17. The first step taken was to offer considerable rewards for farther discoveries, and then to prepare for the defence of the state. 18. Cat'iline, to show how well he could dissemble, or justify any crime, went boldly to the senate, declaring his innocence;[2] but, when confronted by the eloquence of Ci'cero, he hastily withdrew, declaring aloud, that since he was denied a vindication of himself, and driven headlong into rebellion by his enemies, he would extinguish the flame which was raised about him in universal ruin. 19. After a short conference with Len'tulus and Cethe'gus, he left Rome by night, with a small retinue, to hasten towards Etru'ria, where Man'lius, one of the conspirators, was raising an army to support him.[3]

20. In the mean time Ci'cero took proper precautions to secure all those of the conspiracy who remained in Rome. Len'tulus, Cethe'gus, Cas'sius, and several others, were put into confinement; and soon after strangled in prison.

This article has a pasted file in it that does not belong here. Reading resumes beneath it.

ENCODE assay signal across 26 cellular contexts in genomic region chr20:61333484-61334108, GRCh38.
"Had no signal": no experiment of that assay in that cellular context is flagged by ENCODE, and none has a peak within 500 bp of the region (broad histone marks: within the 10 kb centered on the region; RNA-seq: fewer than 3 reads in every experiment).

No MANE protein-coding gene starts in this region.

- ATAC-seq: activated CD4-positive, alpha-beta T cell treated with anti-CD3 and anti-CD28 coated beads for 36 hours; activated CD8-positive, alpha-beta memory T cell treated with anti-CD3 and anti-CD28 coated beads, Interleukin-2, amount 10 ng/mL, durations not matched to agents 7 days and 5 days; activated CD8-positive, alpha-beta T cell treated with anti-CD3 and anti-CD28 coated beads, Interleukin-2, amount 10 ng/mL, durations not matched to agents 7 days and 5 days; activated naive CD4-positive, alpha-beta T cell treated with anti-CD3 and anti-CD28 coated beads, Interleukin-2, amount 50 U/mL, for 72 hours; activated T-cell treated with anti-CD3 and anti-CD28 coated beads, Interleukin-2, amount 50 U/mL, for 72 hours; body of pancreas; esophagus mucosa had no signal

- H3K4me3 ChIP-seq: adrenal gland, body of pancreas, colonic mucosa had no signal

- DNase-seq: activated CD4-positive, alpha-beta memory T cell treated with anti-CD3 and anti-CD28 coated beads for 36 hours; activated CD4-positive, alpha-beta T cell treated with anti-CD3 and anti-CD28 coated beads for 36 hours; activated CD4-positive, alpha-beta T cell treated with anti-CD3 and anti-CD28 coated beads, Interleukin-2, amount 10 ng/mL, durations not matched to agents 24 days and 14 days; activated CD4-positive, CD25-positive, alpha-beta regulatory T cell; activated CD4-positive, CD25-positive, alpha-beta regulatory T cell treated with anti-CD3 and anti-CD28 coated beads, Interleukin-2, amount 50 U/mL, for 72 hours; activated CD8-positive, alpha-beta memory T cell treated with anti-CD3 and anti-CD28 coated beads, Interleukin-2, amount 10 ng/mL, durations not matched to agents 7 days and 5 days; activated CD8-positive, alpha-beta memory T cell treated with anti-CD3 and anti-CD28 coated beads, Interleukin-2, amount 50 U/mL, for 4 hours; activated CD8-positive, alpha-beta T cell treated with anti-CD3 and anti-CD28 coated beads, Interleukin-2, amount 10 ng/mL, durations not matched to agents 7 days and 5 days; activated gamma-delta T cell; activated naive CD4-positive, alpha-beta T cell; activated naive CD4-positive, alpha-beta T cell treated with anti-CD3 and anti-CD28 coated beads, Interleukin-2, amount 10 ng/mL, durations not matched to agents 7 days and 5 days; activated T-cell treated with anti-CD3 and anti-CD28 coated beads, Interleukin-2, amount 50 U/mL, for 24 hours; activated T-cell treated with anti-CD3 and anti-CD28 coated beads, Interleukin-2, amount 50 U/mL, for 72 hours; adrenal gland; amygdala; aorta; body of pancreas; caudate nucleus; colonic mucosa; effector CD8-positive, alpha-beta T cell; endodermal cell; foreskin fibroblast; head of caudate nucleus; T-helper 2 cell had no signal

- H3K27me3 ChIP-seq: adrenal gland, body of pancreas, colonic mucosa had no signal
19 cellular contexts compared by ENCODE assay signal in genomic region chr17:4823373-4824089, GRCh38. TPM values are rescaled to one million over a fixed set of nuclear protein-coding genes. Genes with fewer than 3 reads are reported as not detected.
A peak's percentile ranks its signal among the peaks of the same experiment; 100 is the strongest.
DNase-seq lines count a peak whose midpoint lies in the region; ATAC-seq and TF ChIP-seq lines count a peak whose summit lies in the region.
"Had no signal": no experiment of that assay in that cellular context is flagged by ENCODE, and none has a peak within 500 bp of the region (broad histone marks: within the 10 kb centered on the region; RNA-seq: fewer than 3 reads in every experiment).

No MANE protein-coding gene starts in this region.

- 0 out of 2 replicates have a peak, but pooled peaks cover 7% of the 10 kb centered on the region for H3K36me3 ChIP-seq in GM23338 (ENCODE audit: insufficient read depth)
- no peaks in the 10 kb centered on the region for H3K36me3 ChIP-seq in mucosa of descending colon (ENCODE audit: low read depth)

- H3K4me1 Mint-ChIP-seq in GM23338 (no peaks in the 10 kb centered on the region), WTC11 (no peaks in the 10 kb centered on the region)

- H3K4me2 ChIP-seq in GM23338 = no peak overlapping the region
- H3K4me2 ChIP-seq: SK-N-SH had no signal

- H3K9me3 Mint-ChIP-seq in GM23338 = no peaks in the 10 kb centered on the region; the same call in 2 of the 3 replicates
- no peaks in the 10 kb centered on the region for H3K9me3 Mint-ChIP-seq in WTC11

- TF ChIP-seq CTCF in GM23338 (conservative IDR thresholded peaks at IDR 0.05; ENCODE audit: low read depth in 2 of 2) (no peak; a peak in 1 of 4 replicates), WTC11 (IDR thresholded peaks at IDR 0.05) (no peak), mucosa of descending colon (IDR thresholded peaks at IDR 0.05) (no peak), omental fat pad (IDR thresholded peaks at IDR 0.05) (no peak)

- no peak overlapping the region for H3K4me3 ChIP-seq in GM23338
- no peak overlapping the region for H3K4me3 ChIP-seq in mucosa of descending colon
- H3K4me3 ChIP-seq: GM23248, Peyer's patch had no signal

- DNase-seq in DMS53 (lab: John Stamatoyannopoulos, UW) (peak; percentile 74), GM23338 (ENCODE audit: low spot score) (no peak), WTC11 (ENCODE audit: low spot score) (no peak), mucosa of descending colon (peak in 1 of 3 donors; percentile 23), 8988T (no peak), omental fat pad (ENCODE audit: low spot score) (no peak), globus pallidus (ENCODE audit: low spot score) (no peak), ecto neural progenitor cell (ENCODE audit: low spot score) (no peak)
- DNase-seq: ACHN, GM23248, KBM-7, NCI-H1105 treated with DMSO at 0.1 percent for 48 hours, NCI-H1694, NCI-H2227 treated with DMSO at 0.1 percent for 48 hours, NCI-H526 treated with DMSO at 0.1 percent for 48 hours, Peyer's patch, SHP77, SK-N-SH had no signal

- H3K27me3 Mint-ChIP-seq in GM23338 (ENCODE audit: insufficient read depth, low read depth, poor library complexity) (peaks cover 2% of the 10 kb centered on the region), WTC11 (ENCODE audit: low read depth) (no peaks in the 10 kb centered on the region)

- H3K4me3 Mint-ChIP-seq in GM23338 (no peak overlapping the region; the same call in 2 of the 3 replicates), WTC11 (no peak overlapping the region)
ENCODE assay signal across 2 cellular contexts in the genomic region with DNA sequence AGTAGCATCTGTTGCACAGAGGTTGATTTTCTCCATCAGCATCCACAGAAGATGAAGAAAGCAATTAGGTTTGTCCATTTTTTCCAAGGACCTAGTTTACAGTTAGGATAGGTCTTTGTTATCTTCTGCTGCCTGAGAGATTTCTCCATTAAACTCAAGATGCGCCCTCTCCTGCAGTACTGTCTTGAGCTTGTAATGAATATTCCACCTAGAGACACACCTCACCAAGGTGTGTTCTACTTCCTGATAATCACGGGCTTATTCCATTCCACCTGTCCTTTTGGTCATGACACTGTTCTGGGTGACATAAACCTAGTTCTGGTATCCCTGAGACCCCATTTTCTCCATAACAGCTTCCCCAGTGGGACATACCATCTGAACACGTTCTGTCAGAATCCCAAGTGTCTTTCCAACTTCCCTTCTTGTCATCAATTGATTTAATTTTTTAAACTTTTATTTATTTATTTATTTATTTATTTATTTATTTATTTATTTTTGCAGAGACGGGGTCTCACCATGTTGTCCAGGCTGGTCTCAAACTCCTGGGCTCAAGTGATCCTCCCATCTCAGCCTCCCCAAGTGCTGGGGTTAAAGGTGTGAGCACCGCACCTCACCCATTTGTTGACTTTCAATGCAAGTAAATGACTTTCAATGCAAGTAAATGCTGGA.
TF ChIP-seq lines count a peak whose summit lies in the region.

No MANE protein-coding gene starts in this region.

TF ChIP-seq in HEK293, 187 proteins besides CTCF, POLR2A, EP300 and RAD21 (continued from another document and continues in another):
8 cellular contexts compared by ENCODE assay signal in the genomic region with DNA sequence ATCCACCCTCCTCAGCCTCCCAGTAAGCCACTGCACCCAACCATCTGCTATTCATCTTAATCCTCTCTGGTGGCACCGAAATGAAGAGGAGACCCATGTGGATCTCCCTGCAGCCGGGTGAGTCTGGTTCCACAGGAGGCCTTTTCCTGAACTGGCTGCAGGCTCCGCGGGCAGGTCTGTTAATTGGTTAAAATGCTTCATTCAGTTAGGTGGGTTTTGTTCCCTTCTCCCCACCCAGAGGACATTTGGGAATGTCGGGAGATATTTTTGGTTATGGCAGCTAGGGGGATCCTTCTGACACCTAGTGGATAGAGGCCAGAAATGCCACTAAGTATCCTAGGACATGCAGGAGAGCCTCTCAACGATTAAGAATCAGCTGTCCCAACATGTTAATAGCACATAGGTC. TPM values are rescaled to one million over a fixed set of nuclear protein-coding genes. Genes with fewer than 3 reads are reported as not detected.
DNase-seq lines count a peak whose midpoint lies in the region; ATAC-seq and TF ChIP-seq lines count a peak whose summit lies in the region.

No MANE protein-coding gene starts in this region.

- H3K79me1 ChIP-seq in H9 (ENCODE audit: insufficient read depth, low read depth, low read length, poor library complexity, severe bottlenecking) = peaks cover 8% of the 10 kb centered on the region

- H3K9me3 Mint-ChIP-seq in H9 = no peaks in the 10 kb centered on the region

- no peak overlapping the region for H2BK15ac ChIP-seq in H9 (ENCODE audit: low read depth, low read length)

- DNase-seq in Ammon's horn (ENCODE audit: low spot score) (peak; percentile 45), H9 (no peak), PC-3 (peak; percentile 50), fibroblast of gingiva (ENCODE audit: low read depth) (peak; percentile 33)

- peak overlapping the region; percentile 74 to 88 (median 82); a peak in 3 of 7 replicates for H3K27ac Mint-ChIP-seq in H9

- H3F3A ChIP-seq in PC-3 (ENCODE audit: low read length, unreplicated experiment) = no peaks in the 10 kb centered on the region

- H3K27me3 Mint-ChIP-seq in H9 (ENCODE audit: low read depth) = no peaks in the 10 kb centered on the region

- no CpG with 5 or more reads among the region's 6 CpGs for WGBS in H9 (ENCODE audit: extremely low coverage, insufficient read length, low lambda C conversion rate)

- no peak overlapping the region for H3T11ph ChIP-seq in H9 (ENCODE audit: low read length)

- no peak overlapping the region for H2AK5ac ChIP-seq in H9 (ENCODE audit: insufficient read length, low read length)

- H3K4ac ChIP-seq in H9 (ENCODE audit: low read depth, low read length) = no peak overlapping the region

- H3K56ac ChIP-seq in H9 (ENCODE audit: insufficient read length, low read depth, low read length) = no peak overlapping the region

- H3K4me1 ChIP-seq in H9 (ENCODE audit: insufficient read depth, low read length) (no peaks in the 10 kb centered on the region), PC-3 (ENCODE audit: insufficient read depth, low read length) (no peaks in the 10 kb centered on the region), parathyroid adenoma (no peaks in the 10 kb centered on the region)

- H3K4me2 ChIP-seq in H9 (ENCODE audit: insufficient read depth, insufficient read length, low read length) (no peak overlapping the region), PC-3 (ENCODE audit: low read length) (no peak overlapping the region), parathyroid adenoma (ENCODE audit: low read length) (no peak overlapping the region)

21. While his associates were put to death in the city, Cat'iline had raised an army of twelve thousand men, of which a fourth part only were completely armed, the rest being furnished with such weapons as chance afforded; darts, lances, and clubs. 22. He refused, at first, to enlist slaves, who flocked to him in great numbers, trusting to the strength of the conspiracy; but upon the approach of the consul, who was sent against him, and upon the arrival of the news that his confederates were put to death, the face of affairs altered. 23. His first attempt, therefore, was, by long marches, to make his escape over the Appenines into Gaul; but in this his hopes were disappointed; all the passes being guarded by an army superior to his own. 24. Being thus hemmed in on every side, and seeing all things desperate, with nothing left him but either to die or conquer, he resolved to make one vigorous effort against that army which pursued him. Anto'nius, the consul, being sick, the command devolved upon Petrei'us, who, after a fierce and bloody action in which he lost a considerable part of his best troops, put Cat'iline's forces to the rout, and destroyed his whole army.[4]